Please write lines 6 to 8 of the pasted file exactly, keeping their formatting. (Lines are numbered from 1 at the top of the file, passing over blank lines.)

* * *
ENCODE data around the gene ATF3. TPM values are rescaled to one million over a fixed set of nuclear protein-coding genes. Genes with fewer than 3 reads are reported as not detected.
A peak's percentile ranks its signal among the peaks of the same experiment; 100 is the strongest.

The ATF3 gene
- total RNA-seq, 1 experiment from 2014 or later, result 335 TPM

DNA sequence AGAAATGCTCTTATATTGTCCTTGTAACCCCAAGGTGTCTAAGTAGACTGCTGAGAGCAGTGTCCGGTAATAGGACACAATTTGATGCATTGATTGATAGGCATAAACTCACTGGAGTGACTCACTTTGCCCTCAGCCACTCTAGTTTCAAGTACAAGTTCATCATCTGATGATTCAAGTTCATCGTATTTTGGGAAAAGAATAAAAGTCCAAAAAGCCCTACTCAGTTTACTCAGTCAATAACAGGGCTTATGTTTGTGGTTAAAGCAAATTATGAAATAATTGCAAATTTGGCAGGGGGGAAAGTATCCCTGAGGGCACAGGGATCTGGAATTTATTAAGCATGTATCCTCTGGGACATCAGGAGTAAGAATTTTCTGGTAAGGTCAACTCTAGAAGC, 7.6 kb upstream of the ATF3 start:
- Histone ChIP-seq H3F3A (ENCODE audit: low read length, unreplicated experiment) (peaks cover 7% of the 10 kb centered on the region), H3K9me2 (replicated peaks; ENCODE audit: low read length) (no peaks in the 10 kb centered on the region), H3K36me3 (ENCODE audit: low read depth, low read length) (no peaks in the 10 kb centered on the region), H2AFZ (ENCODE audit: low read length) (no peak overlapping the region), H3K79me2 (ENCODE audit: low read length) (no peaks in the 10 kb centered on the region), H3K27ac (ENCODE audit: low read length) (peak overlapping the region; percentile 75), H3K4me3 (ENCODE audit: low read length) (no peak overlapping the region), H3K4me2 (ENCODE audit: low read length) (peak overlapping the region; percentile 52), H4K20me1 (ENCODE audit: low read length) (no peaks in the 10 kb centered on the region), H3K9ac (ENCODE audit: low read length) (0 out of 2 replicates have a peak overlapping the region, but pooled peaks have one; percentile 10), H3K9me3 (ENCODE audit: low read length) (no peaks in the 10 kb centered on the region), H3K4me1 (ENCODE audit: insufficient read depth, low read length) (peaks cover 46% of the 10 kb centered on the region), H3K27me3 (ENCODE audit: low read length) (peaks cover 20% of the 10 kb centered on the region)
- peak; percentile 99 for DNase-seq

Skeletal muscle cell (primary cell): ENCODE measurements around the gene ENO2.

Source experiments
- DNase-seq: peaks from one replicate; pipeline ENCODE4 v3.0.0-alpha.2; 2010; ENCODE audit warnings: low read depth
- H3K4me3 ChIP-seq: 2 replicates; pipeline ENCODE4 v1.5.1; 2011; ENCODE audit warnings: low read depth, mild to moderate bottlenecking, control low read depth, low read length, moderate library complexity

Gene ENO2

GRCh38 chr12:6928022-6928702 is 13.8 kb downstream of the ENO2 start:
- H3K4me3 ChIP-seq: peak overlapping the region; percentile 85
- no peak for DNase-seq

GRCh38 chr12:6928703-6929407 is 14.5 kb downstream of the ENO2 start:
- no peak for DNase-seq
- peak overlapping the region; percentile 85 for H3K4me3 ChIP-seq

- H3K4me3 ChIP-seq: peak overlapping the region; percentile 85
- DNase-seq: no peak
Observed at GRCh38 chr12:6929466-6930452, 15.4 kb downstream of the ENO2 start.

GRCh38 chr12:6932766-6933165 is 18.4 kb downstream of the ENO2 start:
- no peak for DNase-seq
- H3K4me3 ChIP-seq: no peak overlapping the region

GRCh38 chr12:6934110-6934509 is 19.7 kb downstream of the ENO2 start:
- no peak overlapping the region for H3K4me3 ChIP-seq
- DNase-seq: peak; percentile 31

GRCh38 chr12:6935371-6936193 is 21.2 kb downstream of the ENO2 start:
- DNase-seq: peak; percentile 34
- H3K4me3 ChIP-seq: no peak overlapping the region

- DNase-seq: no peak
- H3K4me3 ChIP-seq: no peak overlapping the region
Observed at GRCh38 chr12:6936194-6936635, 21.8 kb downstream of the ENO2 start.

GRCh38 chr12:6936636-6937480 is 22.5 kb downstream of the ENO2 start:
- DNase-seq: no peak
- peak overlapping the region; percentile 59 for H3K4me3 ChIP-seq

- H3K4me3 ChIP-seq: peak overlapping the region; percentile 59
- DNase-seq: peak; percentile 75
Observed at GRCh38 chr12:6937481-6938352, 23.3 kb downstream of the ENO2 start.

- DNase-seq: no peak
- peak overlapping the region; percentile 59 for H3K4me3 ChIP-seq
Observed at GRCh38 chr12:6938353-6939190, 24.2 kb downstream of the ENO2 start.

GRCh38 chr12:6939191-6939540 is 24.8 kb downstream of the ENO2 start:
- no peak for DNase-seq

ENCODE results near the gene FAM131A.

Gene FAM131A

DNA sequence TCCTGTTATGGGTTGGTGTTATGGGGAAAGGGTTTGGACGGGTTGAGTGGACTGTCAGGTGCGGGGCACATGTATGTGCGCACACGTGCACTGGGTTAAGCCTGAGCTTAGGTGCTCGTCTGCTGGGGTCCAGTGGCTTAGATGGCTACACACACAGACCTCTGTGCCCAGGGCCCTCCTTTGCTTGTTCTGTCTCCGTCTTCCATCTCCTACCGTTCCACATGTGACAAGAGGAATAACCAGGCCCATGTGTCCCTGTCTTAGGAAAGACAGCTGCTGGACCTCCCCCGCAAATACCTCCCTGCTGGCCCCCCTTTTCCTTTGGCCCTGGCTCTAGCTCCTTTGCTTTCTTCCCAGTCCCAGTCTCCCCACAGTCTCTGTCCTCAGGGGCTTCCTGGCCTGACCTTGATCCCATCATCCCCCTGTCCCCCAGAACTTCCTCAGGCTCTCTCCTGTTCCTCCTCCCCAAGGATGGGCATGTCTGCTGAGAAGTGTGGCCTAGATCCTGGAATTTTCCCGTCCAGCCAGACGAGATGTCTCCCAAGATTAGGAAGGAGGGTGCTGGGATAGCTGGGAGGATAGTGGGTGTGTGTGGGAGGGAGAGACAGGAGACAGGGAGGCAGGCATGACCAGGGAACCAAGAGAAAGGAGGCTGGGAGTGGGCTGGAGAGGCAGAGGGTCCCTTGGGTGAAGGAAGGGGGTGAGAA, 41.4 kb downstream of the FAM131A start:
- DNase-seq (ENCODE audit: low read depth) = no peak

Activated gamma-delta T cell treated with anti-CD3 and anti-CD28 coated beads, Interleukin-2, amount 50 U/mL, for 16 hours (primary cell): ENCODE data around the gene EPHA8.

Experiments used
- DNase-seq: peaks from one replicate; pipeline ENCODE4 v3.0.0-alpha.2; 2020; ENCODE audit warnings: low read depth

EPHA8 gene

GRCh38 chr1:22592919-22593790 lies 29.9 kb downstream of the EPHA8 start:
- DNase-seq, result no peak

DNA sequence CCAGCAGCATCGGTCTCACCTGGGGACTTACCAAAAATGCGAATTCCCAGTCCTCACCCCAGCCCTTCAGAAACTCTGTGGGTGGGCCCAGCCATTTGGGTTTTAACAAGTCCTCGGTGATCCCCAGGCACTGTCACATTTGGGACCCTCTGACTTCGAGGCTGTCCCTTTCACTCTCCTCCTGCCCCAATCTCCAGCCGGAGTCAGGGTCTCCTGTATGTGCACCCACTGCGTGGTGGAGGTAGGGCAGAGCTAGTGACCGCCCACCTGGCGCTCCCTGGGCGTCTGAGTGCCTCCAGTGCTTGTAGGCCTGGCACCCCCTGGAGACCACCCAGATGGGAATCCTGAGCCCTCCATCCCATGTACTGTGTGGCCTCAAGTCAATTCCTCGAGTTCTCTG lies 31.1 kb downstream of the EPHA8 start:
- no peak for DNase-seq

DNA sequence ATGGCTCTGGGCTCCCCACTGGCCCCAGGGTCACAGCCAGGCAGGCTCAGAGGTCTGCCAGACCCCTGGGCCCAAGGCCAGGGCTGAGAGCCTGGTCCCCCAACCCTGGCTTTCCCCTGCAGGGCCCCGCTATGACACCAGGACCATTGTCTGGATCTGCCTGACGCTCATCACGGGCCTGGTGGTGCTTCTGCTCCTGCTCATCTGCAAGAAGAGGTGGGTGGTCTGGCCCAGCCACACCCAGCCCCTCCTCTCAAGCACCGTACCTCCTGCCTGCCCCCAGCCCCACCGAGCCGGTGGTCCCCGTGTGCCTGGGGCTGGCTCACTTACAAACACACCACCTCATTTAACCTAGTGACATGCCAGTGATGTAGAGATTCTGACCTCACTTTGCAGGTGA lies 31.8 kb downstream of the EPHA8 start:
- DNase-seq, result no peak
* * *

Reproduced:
- Histone ChIP-seq H3F3A (ENCODE audit: low read length, unreplicated experiment) (peaks cover 7% of the 10 kb centered on the region), H3K9me2 (replicated peaks; ENCODE audit: low read length) (no peaks in the 10 kb centered on the region), H3K36me3 (ENCODE audit: low read depth, low read length) (no peaks in the 10 kb centered on the region), H2AFZ (ENCODE audit: low read length) (no peak overlapping the region), H3K79me2 (ENCODE audit: low read length) (no peaks in the 10 kb centered on the region), H3K27ac (ENCODE audit: low read length) (peak overlapping the region; percentile 75), H3K4me3 (ENCODE audit: low read length) (no peak overlapping the region), H3K4me2 (ENCODE audit: low read length) (peak overlapping the region; percentile 52), H4K20me1 (ENCODE audit: low read length) (no peaks in the 10 kb centered on the region), H3K9ac (ENCODE audit: low read length) (0 out of 2 replicates have a peak overlapping the region, but pooled peaks have one; percentile 10), H3K9me3 (ENCODE audit: low read length) (no peaks in the 10 kb centered on the region), H3K4me1 (ENCODE audit: insufficient read depth, low read length) (peaks cover 46% of the 10 kb centered on the region), H3K27me3 (ENCODE audit: low read length) (peaks cover 20% of the 10 kb centered on the region)
- peak; percentile 99 for DNase-seq

Skeletal muscle cell (primary cell): ENCODE measurements around the gene ENO2.